The budget has dozens or even hundreds of line items.  Most can be grouped into categories; likely under 10 groupings for even the most complex condominium association.  Taking these groupings down to 1 is the problem.

So, now that I have meandered all over the place in trying to defend the answer, I hope you can see how challenging ASC 606 can be.   You have to do the hard work of understanding the relationship between your association and your units-as-customers.  You need to identify how those relationships impact the money you charge to the units-as-customers.  Once you have identified those, the rest is easy.

At C.O.R.E. Services, we focus on preventing and detecting fraud so that owners can have confidence in their board. The boards are dedicated but typically outsource the management who often do not understand the vital role of systems dedicated to rooting out the risks of fraud. Our services are designed to help the board and owners rely upon their accounting and financial statements to help with the decisions surrounding their community and home. You can find more information about us on our website.

 

Boards do hard work, they shouldn’t work hard

By focusing on Money Matters within condominium associations, we being to see all sorts of opportunities to help boards smooth out the decision-making process.  To us, there is nothing worse than the board doing management’s job, while paying management.

Over the weekend, I assisted the secretary in finalizing the minutes.  The secretary was concerned because another board member (who was the past secretary) told her how to do the minutes.  The minutes would typically run for 5 or 6 pages, attempting to capture all the conversations.  I recommended striking the additional comments and focus on the motion and its approval (or failure).

She asked if she could send it on to the past secretary director for her take as she was her mentor in the role.

I then assisted the treasurer with the monthly report.  I summarized some of the detail and put it into a 5 page Powerpoint presentation.  I pdf’ed the necessary monthly reports and sent them on.  The treasurer said that it was great, but he was used to filing out the excel template that a past treasurer (surprise, the same past secretary and also past treasurer) had put together.  He asked if he could forward it onto the past treasurer.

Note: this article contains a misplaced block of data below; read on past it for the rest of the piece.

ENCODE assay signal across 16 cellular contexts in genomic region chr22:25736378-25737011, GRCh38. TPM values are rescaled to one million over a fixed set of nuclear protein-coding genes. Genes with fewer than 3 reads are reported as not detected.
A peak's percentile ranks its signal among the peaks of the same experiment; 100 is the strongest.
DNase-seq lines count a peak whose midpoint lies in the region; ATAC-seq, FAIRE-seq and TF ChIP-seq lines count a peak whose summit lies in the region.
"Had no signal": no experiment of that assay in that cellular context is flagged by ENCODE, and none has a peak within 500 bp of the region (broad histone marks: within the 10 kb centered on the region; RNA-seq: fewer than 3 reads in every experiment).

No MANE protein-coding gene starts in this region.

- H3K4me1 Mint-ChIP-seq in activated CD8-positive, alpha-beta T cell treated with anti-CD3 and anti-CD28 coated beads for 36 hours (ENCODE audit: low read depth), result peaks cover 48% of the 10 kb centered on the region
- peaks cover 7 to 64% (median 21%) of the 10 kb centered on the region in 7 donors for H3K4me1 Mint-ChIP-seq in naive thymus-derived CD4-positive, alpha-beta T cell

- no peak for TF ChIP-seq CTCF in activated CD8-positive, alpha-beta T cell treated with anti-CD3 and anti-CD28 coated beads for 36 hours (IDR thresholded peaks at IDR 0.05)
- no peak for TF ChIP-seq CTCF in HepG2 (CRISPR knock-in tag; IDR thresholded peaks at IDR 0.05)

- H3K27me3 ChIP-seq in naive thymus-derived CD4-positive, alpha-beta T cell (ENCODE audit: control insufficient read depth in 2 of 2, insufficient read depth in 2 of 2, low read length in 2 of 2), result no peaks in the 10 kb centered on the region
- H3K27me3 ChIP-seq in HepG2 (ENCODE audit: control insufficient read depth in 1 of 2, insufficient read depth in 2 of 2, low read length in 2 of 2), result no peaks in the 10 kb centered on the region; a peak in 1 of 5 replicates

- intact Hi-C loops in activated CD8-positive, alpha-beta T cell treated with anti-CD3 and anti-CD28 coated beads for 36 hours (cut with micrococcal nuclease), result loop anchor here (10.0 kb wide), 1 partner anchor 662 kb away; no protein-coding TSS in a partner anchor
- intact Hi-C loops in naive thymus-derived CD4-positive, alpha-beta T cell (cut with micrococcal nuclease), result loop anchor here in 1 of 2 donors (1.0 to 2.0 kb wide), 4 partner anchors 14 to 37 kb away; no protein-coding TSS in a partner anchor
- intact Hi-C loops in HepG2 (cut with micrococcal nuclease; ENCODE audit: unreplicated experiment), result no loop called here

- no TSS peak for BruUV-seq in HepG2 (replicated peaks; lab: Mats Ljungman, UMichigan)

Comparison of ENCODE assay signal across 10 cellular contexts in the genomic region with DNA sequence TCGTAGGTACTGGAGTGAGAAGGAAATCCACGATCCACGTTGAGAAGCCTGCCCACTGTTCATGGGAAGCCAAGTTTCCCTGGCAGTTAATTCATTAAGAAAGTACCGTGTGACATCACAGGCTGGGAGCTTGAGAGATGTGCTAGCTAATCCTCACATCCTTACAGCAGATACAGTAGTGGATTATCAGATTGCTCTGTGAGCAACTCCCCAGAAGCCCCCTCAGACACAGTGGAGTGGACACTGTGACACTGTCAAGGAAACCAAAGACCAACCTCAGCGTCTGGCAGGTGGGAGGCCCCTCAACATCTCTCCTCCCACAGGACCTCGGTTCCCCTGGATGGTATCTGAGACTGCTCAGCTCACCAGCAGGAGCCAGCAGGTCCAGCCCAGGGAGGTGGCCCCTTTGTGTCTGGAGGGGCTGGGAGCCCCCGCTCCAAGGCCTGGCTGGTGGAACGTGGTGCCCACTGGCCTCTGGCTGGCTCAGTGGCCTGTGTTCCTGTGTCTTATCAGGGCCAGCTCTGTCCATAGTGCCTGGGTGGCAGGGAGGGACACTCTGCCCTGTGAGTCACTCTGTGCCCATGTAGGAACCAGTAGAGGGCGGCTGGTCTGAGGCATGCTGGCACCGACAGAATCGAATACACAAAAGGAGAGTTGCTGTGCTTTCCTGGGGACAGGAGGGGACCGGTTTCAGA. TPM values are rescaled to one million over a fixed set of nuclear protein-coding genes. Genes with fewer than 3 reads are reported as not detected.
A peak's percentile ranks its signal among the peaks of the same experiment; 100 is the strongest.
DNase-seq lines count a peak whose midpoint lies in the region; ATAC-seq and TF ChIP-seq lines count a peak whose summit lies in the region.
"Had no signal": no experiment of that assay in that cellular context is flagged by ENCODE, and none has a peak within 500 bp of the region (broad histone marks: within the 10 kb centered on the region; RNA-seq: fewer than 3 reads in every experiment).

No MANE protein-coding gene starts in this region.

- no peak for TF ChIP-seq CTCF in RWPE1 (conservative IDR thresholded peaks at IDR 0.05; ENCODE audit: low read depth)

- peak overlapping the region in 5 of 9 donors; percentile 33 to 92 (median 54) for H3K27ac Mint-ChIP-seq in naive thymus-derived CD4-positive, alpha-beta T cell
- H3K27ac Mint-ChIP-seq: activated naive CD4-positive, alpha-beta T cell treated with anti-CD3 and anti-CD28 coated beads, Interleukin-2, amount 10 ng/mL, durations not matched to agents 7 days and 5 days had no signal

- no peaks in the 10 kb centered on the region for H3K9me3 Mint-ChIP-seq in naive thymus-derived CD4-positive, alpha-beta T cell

It wasn’t four hours later that there was an email blast from this director.  To the board and to me.  She didn’t take kindly to me undoing all of her ‘hard work’ and the training she put into these new officers.  And further, all communication should be to all board members in the spirit of ‘transparency’.

This board is already meeting twice a month for 3 hours each meeting.  There are hundreds of emails floating between the board members.  Each email takes a few minutes to process.  The treasurer was rewriting the financial statements which took about 8 hours of his time.  The secretary was spending several hours going through notes and transcribing them to get to the minutes.

By my very rough calculation, the board is working between 10 and 20 hours per month.  This is the definition of working hard.  It is also nuts.

Management creates a financial statement.  If you as treasurer don’t like it and don’t want to tell management to create something different, by all means invest your time in creating a pretty picture which is meaningful to your board.  But don’t spend more than an hour.  If you have to work that hard, then you either don’t know what you are doing and need help or things are reported so poorly that you need help to figure it out.

The minutes are a record of a board’s decisions.  It isn’t meant to be a complete recording of the meeting.  If you want that, hire a court reporter or record the meeting.  Detail the motion, identity the second and record if it passed or failed.  While the debate can be entertaining, it is not a part of the official record.  And neither are owner comments, by the way.  Keep your minutes clean and to the point.

All of this additional work really puts a strain on board members.  And owners who show up start seeing how much time has to be invested and they go “no way!”  That isn’t healthy for your association either.

If your association seems to require lots of time commitment, then perhaps you need to rethink your board meeting process.

  1. A ‘board briefing book’ should be emailed out to the directors a week in advance of the meeting.  It should
    1. The agenda
    2. Proposed motions by board members
    3. Supporting reports from committees and management
    4. Proposed resolutions
    5. Additional research as necessary to support a motion
  2. The board chair should ensure that a time limit for each agenda item
  3. The board chair should call the meeting to order at the established time
  4. The board goes through the agenda and upon a motion
    1. Stop any debate before the motion is seconded
    2. Do not allow lengthy preambles to the motion
    3. Close the debate once all board members have been heard
    4. Call the vote
  5. Accept written reports from directors and committee chairs
    1. Allow a brief (2 to 3 minute) summary of the report
    2. Allow for a brief Q&A session (5 minutes)
    3. Move on

You can solve a lot of problems in a board meeting, but only if you try and stick to a process designed to get to a vote on those matters.  And whatever you do, don’t try to do the work yourself.  Doing research, getting quotes and scheduling work is the role of management.  You oversee management.  Require them to do carry out their role and not pass it back to you.  If they can’t get new management and set it as a specification to get your business.